Heart Failure

 

Heart failure is a complex clinical syndrome of symptoms and signs that suggest the efficiency of the heart as a pump is impaired.  It is caused by structural or functional abnormalities of the heart

Left-sided heart failure

Some patients have heart failure due to left ventricular systolic dysfunction (LVSD) which is associated with a reduced left ventricular ejection fraction.  Others have heart failure with a preserved ejection fraction (HFPEF).  Most of the evidence on treatment is for heart failure due to LVSD.  The most common cause of heart failure in the UK is coronary artery disease, and many patients have had a myocardial infarction in the past

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Right-sided heart failure

Other patients will have right-sided heart failure.  Right-sided or right ventricular (RV) heart failure usually occurs as a result of left-sided failure.  When the left ventricle fails, increased fluid pressure is, in effect, transferred back through the lungs, ultimately damaging the heart's right side. When the right side loses pumping power, blood backs up in the body's veins.  This usually causes swelling or congestion in the legs, ankles and swelling within the abdomen such as the GI tract and liver (causing ascites).  Patients will often present with swelling in the legs and / or abdomen

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Referral form

Please find below the Heart Failure MDM referral form.  This is a referral for an advisory discussion regarding your patient at the East Kent Heart Failure MDM and is not a referral letter for the patient to be seen in a clinic.  The GP will receive a report following the outcome of the MDM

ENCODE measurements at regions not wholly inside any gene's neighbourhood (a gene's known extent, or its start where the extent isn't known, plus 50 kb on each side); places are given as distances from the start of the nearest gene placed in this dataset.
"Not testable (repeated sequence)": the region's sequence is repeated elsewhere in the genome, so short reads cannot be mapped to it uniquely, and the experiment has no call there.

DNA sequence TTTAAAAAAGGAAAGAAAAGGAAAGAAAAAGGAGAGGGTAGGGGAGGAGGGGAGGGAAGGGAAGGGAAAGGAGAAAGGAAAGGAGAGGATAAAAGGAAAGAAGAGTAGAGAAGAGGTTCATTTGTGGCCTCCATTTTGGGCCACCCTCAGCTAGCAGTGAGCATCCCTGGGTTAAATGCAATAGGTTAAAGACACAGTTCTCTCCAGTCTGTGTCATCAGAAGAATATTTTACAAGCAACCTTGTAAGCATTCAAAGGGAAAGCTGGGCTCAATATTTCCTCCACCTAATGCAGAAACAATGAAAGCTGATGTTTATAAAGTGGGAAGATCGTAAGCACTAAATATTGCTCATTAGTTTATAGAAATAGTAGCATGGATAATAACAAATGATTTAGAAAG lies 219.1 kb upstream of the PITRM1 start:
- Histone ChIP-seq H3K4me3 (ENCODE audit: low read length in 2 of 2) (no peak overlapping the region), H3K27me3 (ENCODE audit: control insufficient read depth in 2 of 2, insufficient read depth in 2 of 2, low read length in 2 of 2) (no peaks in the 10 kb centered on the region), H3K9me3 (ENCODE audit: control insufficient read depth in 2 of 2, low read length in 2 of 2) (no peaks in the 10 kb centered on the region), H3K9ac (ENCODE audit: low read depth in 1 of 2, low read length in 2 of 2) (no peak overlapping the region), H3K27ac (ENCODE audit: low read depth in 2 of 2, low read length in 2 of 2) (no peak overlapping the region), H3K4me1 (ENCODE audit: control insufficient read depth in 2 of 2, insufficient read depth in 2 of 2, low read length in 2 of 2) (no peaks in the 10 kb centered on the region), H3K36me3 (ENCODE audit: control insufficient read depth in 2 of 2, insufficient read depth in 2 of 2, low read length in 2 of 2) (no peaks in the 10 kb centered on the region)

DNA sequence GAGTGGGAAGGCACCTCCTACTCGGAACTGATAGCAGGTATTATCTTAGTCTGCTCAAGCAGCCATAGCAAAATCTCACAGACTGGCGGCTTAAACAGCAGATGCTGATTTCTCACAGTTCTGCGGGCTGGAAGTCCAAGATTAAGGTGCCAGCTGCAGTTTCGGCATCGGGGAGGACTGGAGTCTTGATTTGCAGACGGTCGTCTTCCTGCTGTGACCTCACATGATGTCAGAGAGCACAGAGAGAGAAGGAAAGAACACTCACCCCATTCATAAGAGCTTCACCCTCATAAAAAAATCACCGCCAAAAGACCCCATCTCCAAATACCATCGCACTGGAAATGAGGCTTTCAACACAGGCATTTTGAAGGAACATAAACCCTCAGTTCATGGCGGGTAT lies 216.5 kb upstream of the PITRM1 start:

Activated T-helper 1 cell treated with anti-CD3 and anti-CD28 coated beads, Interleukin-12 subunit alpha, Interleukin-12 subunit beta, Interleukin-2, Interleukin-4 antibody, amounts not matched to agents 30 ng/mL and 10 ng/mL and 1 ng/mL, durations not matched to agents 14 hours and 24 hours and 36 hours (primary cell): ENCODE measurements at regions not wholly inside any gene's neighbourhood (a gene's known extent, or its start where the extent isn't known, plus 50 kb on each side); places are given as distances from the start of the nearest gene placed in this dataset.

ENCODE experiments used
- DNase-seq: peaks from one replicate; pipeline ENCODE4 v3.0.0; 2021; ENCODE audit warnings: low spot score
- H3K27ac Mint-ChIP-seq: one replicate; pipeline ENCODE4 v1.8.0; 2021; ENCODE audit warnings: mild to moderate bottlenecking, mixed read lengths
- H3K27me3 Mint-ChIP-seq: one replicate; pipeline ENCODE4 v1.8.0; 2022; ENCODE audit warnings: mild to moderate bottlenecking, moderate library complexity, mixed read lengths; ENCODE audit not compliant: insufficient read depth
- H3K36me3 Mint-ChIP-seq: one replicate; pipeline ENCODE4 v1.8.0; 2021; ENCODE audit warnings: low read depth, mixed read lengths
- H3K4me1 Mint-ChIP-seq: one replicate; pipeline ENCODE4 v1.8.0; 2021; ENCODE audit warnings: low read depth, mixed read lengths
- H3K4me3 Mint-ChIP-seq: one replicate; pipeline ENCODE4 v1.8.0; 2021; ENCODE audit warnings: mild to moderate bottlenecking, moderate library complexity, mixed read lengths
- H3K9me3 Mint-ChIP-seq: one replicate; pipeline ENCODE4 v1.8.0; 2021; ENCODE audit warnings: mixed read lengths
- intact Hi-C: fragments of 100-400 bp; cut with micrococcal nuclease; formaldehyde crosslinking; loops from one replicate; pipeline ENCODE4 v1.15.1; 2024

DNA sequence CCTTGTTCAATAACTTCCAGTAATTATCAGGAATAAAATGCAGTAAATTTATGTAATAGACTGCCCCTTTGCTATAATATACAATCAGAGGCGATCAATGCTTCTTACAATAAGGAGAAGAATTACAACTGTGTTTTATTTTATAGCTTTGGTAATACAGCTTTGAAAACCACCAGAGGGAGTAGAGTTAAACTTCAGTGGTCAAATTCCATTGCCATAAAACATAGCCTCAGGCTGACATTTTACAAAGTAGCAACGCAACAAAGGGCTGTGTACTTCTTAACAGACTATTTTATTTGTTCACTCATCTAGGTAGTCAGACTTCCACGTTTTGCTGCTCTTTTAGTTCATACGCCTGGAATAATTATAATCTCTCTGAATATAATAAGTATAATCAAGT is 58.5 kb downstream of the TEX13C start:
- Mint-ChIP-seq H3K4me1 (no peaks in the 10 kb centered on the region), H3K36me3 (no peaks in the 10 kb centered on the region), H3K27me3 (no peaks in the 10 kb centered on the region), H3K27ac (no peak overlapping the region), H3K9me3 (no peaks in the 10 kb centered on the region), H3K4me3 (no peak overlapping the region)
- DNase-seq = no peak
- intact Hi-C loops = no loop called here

Heart Failure MDM Referral Form

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Diagnosis

  1. Refer patients with suspected heart failure and previous myocardial infarction (MI) urgently, to have transthoracic Doppler 2D echocardiography and specialist assessment within 2 weeks
  2. Measure serum natriuretic peptides (B-type natriuretic peptide [BNP] or N-terminal pro-Btype natriuretic peptide [NTproBNP]) in patients with suspected heart failure without previous MI
  3. Because very high levels of serum natriuretic peptides carry a poor prognosis, refer patients with suspected heart failure and a BNP level above 400 pg/ml (116 pmol/litre) or an NTproBNP level above 2000 pg/ml (236 pmol/litre) urgently, to have transthoracic Doppler 2D echocardiography and specialist assessment within 2 weeks

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Treatment

  1. Offer both ACE inhibitors and beta-blockers licensed for heart failure to all patients with heart failure due to left ventricular systolic dysfunction.  Use clinical judgement when deciding which drug to start first
  2. Offer beta-blockers licensed for heart failure to all patients with heart failure due to left ventricular systolic dysfunction, including:
    1. older adults and
    2. patients with:
      1. peripheral vascular disease
      2. erectile dysfunction
      3. diabetes mellitus
      4. interstitial pulmonary disease and
      5. chronic obstructive pulmonary disease (COPD) without reversibility